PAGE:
Then, in November, the current Grand Master, Charlie Montgomery, visited the Wellsburg lodge for an oyster party in which the Grand Master of Ohio was also in attendance. Having two Grand Masters at one event is a big deal, Masonically speaking.
After the mass consumption of mollusks, a Mason from Sistersville pointedly asked Mr. Montgomery during the formal meeting why, among other things, the Wheeling reforms had never resurfaced for discussion and a vote. Mr. Haas says Mr. Montgomery, who did not return calls seeking comment, told the man to sit down.
Then Mr. Haas was invited to speak, in deference to his status as a Past Grand Master. He praised his outspoken colleague and then said something about the dream living on.
Two weeks later, Mr. Haas says, Grand Master Montgomery called to say he would be in Wellsburg for Monday’s meeting and asked if Mr. Haas would be there. But of course, Mr. Haas answered, thinking the Grand Master wanted to thank the lodge for its oyster feast. Not quite.
Mr. Montgomery, who arrived with a posse of Masonic brass, did thank the lodge for the oysters. But soon he summoned Mr. Haas and his outspoken colleague to what is known as the altar. The colleague was expelled first and promptly left the room.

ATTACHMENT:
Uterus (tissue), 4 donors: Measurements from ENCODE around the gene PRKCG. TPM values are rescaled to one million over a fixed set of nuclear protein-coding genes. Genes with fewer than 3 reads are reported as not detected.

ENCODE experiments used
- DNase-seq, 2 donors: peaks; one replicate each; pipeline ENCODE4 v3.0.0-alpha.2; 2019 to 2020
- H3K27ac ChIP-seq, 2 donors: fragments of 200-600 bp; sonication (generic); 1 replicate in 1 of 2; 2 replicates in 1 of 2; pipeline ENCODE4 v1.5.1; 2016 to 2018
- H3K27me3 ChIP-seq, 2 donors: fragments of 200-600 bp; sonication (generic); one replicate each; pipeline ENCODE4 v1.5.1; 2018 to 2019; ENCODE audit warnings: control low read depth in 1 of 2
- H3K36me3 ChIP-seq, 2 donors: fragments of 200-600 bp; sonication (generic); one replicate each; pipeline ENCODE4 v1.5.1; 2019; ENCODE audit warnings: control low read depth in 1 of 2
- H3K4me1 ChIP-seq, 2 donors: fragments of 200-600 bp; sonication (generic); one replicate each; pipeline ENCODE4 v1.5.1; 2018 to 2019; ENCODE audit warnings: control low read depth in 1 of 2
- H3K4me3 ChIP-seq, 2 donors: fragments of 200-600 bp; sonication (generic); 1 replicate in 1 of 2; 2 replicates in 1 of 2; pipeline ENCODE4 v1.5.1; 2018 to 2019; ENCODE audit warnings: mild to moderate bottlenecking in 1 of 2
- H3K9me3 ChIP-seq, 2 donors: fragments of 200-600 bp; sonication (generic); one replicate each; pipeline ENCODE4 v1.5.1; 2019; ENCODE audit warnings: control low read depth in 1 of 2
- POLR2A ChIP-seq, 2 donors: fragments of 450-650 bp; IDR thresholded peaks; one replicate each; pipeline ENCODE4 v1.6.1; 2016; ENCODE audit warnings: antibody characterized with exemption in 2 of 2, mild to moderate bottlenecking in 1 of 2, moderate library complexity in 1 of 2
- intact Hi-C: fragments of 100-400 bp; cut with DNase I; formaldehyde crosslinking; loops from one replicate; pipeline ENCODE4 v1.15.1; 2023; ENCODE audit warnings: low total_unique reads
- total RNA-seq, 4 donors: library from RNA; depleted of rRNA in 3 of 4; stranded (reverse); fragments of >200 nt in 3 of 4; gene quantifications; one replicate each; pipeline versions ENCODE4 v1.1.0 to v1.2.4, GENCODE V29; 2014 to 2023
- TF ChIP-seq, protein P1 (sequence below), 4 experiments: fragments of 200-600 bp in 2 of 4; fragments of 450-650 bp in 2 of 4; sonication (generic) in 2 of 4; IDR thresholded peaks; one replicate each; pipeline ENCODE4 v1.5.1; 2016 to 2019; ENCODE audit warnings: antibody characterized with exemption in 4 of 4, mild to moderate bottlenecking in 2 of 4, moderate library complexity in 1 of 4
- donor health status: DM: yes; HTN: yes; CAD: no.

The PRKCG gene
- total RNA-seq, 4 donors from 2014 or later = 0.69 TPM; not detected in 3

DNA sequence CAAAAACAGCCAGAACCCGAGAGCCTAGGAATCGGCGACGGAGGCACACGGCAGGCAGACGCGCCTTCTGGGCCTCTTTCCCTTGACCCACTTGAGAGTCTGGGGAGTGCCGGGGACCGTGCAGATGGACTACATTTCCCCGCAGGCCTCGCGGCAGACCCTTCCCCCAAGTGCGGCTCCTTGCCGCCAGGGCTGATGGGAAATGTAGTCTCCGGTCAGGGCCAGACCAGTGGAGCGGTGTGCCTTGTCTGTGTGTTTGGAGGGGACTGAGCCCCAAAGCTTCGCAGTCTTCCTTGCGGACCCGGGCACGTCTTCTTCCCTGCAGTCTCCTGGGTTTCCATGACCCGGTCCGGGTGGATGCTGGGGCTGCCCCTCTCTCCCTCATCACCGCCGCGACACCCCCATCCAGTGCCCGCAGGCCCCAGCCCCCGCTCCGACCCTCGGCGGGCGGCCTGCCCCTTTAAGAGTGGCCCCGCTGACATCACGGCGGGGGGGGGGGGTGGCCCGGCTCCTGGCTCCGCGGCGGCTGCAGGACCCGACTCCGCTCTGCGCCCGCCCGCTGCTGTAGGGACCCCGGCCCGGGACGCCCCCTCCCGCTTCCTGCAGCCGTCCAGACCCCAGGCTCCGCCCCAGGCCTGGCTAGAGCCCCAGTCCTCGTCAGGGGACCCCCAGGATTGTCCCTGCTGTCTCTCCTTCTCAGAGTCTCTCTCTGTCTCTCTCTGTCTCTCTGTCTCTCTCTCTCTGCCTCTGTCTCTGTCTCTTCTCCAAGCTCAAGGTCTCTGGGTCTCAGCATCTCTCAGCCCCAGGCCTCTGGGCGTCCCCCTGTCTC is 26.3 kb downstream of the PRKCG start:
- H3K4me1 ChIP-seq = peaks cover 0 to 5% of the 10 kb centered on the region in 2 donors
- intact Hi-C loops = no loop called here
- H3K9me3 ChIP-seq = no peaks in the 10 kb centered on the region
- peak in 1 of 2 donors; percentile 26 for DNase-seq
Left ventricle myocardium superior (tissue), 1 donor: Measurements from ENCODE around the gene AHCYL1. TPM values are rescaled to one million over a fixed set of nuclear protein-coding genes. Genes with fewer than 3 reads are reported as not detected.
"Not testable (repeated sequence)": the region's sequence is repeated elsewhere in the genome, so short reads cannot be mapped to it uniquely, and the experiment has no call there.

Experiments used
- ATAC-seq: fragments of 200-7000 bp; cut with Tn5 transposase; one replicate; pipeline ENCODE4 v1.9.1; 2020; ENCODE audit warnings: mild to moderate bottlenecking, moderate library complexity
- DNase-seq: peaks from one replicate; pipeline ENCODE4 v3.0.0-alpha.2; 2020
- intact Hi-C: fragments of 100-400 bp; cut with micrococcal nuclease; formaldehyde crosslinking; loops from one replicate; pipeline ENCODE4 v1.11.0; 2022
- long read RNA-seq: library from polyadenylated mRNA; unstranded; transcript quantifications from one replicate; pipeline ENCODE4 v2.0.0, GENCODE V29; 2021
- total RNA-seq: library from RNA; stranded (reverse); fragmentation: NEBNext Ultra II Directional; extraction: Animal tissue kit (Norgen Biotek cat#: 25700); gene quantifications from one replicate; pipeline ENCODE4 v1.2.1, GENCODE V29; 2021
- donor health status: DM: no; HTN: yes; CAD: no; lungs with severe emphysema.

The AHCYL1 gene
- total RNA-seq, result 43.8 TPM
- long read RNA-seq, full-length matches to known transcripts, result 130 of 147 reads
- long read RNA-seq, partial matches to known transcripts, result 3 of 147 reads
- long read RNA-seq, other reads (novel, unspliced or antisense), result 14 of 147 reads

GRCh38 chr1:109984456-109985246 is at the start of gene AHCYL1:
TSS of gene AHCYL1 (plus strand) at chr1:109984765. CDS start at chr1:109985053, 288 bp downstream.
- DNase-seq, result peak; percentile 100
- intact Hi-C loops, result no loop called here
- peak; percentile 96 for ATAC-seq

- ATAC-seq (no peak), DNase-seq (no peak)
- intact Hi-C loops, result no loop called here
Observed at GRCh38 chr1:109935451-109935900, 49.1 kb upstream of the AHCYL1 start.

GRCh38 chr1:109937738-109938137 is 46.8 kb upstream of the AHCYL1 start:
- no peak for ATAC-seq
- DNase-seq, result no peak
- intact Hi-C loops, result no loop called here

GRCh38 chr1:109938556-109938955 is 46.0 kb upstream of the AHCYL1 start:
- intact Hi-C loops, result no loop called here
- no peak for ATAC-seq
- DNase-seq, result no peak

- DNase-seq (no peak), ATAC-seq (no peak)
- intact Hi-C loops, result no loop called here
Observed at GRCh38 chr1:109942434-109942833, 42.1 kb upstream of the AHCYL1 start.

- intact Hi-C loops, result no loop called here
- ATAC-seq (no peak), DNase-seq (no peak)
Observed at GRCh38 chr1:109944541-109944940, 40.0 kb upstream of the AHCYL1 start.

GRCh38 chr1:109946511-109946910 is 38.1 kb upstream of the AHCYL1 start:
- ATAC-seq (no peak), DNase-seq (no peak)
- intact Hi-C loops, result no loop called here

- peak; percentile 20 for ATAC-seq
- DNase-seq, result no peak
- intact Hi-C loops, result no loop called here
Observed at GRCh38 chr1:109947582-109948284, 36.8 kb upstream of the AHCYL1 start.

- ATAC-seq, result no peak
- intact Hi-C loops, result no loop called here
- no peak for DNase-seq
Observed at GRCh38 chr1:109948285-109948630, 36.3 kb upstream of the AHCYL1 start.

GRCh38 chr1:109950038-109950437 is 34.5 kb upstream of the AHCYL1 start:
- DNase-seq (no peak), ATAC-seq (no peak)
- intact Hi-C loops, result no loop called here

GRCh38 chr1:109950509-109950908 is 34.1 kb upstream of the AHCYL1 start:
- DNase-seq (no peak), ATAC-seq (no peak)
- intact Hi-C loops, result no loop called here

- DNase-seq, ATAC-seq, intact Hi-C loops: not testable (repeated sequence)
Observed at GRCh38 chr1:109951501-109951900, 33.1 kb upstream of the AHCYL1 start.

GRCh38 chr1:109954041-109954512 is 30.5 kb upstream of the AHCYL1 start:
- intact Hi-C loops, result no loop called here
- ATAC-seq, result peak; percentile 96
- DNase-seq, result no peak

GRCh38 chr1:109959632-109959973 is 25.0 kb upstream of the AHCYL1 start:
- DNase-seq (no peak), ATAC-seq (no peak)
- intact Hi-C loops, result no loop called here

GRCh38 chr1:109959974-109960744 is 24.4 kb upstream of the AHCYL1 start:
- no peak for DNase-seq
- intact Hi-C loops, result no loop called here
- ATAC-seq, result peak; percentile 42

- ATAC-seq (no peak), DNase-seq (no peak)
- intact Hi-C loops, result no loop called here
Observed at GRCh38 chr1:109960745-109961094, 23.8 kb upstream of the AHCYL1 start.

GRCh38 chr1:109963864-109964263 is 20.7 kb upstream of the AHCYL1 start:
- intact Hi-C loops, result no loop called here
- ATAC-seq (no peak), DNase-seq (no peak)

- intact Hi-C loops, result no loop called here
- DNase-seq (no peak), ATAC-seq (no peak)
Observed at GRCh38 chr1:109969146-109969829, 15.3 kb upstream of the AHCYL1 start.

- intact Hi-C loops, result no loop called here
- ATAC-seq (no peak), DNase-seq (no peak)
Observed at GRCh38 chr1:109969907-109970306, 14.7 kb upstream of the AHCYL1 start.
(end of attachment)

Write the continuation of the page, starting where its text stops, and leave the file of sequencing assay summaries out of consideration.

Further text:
Now it was Mr. Haas’s turn. There he stood, wearing a business suit and the apron with the purple border and gold fringe that signified his status as a Past Grand Master. There, in the lodge he had belonged to for more than 20 years, in front of his father, in front of his brothers.
There, silent and mortified, while another grown man read an edict asserting that he had supported an illegal Web site; had sought to subvert the principles of the lodge by seeking the repeal of “our laws”; had been insubordinate toward the Grand Lodge and its Grand Master; and this: had “demonstrated conduct unbecoming a Mason.”
Another man might have said enough with this grand high exalted mystic boobery, but not Brother Haas. He has sued the Grand Lodge because he says he was denied due process. Because he wants to bring about change. Because he wants to belong again.
byline: Dan Barry
New York Times
Published June 16, 2008